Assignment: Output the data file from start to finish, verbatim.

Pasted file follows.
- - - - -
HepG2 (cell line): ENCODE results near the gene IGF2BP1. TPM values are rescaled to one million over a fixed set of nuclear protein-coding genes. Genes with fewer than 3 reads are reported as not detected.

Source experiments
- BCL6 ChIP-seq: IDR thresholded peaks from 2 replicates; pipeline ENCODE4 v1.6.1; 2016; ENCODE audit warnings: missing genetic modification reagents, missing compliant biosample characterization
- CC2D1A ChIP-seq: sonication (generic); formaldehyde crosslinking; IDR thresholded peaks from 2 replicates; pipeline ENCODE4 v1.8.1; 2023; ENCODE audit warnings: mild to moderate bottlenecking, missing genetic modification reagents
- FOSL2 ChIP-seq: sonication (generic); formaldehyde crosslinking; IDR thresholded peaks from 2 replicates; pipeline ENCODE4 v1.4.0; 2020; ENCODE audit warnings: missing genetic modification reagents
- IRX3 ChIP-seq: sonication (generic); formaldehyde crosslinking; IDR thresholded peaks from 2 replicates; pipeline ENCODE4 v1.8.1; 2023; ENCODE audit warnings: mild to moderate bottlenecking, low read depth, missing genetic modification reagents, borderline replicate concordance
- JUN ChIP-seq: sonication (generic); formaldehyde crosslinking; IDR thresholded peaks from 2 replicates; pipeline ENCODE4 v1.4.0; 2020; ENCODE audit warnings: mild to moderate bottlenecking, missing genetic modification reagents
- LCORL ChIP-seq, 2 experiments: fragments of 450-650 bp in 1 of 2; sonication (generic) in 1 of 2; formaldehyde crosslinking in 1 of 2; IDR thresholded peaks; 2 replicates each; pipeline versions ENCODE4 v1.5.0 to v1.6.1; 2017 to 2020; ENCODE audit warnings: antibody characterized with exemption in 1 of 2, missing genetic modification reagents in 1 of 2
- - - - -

HepG2 (cell line): ENCODE results near the gene IGF2BP1. TPM values are rescaled to one million over a fixed set of nuclear protein-coding genes. Genes with fewer than 3 reads are reported as not detected.

Source experiments
- BCL6 ChIP-seq: IDR thresholded peaks from 2 replicates; pipeline ENCODE4 v1.6.1; 2016; ENCODE audit warnings: missing genetic modification reagents, missing compliant biosample characterization
- CC2D1A ChIP-seq: sonication (generic); formaldehyde crosslinking; IDR thresholded peaks from 2 replicates; pipeline ENCODE4 v1.8.1; 2023; ENCODE audit warnings: mild to moderate bottlenecking, missing genetic modification reagents
- FOSL2 ChIP-seq: sonication (generic); formaldehyde crosslinking; IDR thresholded peaks from 2 replicates; pipeline ENCODE4 v1.4.0; 2020; ENCODE audit warnings: missing genetic modification reagents
- IRX3 ChIP-seq: sonication (generic); formaldehyde crosslinking; IDR thresholded peaks from 2 replicates; pipeline ENCODE4 v1.8.1; 2023; ENCODE audit warnings: mild to moderate bottlenecking, low read depth, missing genetic modification reagents, borderline replicate concordance
- JUN ChIP-seq: sonication (generic); formaldehyde crosslinking; IDR thresholded peaks from 2 replicates; pipeline ENCODE4 v1.4.0; 2020; ENCODE audit warnings: mild to moderate bottlenecking, missing genetic modification reagents
- LCORL ChIP-seq, 2 experiments: fragments of 450-650 bp in 1 of 2; sonication (generic) in 1 of 2; formaldehyde crosslinking in 1 of 2; IDR thresholded peaks; 2 replicates each; pipeline versions ENCODE4 v1.5.0 to v1.6.1; 2017 to 2020; ENCODE audit warnings: antibody characterized with exemption in 1 of 2, missing genetic modification reagents in 1 of 2